I looked at myself in the mirror as I twisted my hair into a low bun. I wrapped the mask around my face and secured it to my head, above my bun. I gathered my things and got out of the car, then ran through the rain into the store.

As soon as I stepped through the door, I was tuned into my surroundings. The disinfectant wipes were out. A sign read, “Please take your cart outside with you” and I hoped that indicated the staff cleaned each cart before they brought it back in. I grabbed one anyway because I needed to buy food so I could keep eating, though I had considered fasting for the next 40 days, while I was still sitting in my car.

I pushed the basket in, and started shopping. I noticed when I touched things and put them back. I noticed how some aisles had more dishevelment of shelves than others, like the pasta aisle. Thankfully, there was still some whole grain fusilli left.

I noticed we still wanted to talk to each other, even through our masks and anxiety. “Excuse me” rang louder in my ear than ever before. I wanted to reach out and hug each person who said even those two words to me.

I took my time getting the things I needed. I adjusted my mask when I felt like it was too thin across my nose. Then I adjusted it again when I was having trouble breathing. I heard another song that moved me so I let it. I did a little dance down an aisle near the ice cream.

When I finished, I got in line behind a woman who was told to move back. She had been putting her groceries on the belt, but there was still another woman paying. She looked back at me, flustered? Sad? The other woman looked back at her and me, scared? Sad? I smiled with my eyes and leaned on my cart handle, wishing I could give both of them hugs.

I made it to the belt and put my things there as I told the woman I had two of those water bottles, and that whichever type of bag is easiest would work for me. I wondered if she could hear me through the mask. I could hear her, but she had a more official kind on. We finished the transaction successfully, with thanks you’s, but no hugs.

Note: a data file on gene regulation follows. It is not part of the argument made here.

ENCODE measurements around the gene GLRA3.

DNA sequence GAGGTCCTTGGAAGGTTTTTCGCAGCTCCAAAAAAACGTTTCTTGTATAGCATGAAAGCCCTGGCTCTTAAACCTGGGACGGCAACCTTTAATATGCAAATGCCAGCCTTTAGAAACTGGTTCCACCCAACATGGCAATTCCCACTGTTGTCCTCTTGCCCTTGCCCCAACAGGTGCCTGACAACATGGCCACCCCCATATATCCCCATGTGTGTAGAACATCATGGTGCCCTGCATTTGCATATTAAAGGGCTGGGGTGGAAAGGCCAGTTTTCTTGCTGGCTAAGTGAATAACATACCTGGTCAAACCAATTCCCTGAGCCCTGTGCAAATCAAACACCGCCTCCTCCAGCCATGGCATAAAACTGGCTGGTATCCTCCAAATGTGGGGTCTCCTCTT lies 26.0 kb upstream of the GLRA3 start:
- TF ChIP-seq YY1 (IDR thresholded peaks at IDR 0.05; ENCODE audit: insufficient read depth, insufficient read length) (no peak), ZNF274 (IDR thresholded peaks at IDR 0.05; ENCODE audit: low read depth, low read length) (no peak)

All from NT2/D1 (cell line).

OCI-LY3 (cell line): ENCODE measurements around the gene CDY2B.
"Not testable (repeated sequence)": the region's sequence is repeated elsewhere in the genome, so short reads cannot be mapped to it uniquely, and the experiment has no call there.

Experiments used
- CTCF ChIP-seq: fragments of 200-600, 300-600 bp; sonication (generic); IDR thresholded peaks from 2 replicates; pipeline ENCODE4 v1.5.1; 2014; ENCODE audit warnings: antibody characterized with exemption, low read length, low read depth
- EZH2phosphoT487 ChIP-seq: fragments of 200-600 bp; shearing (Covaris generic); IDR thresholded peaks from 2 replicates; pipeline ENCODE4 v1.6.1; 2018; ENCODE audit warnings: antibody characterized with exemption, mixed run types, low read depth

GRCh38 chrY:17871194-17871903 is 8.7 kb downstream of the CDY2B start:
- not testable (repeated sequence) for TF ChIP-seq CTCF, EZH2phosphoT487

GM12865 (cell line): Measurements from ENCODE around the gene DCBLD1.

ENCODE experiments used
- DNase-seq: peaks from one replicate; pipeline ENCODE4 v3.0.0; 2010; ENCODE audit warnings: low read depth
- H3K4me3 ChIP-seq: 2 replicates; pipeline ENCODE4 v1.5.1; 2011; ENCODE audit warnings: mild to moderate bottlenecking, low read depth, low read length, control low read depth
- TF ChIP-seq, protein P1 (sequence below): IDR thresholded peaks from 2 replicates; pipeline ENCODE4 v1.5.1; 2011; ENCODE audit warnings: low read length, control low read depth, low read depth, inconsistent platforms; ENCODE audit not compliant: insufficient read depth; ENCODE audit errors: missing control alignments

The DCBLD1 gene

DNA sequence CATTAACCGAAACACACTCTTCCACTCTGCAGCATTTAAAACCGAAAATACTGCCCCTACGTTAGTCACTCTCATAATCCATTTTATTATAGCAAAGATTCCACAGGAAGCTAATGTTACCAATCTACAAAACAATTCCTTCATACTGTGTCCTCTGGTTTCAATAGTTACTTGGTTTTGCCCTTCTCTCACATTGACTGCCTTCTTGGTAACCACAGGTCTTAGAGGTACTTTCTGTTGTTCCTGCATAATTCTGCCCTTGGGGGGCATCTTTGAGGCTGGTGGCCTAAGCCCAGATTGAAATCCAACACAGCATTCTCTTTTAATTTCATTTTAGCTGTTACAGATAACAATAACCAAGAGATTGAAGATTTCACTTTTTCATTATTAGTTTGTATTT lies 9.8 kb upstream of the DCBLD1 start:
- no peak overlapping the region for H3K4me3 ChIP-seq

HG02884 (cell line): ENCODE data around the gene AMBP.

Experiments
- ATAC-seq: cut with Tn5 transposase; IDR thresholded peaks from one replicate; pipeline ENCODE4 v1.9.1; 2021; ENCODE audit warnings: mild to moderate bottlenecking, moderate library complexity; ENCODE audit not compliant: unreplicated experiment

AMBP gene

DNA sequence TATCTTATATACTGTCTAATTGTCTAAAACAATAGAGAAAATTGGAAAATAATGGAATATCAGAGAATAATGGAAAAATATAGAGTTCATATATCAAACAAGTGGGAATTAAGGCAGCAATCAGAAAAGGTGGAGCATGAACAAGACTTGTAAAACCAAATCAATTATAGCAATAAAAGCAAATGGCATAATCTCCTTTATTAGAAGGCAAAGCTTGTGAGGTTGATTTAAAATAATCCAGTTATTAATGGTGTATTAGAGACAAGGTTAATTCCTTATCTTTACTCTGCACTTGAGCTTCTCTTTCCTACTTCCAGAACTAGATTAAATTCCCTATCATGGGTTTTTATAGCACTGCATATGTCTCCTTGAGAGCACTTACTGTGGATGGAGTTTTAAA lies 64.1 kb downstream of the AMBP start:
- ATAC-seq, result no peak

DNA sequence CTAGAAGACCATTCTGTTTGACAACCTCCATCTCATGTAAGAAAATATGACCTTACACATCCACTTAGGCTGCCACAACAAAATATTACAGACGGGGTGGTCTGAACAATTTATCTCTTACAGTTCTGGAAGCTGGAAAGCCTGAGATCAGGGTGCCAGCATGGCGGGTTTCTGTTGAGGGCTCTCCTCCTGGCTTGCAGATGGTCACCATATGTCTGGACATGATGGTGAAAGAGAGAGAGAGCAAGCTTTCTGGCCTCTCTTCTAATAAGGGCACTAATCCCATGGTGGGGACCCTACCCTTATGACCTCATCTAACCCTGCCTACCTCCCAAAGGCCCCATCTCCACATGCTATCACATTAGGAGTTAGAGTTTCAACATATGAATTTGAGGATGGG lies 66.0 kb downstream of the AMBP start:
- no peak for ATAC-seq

I ran back through the rain with my cart, put the groceries away, and ripped the mask off as soon as I got back in my car. I drove home and sat in my car for an hour before I took the groceries inside.

Tonight, as I wondered what there was to write about, I lay my head back against the wall. I began rolling it back and forth, massaging the back of my head. My body asked for a light yoga routine, even though I had decided to take today off. I listened.

I set my mat up in the same sacred space I created for myself over the last week, while I was going through my first week of yoga teacher training. I did some very gentle yoga movements. I couldn’t get hugs from others today, but this was a good way to hug myself.

I finished my short, gentle practice and returned to the blank page. Life is always being breathed into us. Our lungs tell us this. Sometimes it’s harder to breathe than others. It helps to pay attention to the moments when an extra gust comes along to carry us.

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Yoga teacher, adventurer, storyteller happily based in California 🌼

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Lindsay with an a

Lindsay with an a

Yoga teacher, adventurer, storyteller happily based in California 🌼